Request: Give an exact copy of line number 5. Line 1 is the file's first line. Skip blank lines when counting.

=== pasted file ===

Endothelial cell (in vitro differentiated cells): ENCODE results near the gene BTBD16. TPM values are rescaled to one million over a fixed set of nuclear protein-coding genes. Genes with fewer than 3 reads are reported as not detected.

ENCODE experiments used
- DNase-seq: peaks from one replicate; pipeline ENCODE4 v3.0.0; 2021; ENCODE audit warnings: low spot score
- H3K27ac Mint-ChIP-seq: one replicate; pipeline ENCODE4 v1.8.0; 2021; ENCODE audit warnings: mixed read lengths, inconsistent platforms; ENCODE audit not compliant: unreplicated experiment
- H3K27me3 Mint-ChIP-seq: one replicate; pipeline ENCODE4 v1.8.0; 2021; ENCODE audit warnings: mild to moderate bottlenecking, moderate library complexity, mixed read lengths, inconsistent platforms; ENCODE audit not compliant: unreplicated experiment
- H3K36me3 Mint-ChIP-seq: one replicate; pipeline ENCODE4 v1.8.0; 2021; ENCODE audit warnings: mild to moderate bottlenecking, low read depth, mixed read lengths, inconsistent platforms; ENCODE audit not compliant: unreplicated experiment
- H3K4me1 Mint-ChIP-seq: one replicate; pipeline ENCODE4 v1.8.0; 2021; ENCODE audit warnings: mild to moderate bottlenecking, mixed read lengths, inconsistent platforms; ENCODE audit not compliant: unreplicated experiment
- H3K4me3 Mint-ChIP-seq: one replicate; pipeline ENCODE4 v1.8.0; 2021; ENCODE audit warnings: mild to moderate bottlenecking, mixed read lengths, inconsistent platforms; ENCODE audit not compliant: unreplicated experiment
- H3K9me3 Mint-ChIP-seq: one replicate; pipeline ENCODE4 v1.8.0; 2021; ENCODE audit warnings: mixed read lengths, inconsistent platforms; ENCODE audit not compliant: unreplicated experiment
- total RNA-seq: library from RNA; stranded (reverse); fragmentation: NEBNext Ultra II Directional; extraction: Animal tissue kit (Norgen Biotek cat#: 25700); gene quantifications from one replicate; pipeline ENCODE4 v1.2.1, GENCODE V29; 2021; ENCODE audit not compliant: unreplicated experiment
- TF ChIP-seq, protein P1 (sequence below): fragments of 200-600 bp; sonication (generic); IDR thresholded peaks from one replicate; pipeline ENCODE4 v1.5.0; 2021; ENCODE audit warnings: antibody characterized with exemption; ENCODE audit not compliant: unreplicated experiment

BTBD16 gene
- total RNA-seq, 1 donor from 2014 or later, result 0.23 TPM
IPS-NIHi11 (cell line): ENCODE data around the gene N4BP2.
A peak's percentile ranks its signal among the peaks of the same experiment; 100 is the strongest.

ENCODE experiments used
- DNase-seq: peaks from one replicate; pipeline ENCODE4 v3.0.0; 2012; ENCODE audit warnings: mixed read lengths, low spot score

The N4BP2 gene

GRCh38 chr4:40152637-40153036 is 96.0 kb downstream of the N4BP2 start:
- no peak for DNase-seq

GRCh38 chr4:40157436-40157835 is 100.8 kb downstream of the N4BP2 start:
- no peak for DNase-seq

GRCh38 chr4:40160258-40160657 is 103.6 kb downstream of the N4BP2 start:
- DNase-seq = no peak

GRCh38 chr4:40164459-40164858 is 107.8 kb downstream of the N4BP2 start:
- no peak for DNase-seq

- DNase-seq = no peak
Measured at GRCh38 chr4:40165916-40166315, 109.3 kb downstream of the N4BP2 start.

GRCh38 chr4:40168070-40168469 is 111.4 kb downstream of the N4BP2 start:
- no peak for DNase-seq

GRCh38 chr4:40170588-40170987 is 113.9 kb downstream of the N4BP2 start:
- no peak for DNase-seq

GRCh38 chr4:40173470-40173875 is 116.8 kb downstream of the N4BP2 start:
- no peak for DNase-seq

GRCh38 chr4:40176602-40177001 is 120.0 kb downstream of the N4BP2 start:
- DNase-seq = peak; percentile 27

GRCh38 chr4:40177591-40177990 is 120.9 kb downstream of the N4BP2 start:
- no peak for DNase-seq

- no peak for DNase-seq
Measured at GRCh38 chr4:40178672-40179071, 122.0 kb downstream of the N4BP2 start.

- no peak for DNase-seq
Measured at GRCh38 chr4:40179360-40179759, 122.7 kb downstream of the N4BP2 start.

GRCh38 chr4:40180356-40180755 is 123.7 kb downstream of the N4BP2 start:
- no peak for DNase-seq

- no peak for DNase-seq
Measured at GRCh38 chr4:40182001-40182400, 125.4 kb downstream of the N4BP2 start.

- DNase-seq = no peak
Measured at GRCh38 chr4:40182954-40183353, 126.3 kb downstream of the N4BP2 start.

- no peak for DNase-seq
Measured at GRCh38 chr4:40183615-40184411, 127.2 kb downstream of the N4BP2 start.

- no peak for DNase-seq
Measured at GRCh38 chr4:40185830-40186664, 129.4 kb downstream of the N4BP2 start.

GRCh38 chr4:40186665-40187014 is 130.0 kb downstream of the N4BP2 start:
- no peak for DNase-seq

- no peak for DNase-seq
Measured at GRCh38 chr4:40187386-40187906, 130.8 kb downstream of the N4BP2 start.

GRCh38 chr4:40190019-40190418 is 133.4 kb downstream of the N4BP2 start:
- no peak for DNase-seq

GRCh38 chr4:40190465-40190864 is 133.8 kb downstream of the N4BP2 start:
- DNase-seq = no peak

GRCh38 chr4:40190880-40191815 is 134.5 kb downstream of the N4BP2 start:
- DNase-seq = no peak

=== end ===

- H3K27me3 Mint-ChIP-seq: one replicate; pipeline ENCODE4 v1.8.0; 2021; ENCODE audit warnings: mild to moderate bottlenecking, moderate library complexity, mixed read lengths, inconsistent platforms; ENCODE audit not compliant: unreplicated experiment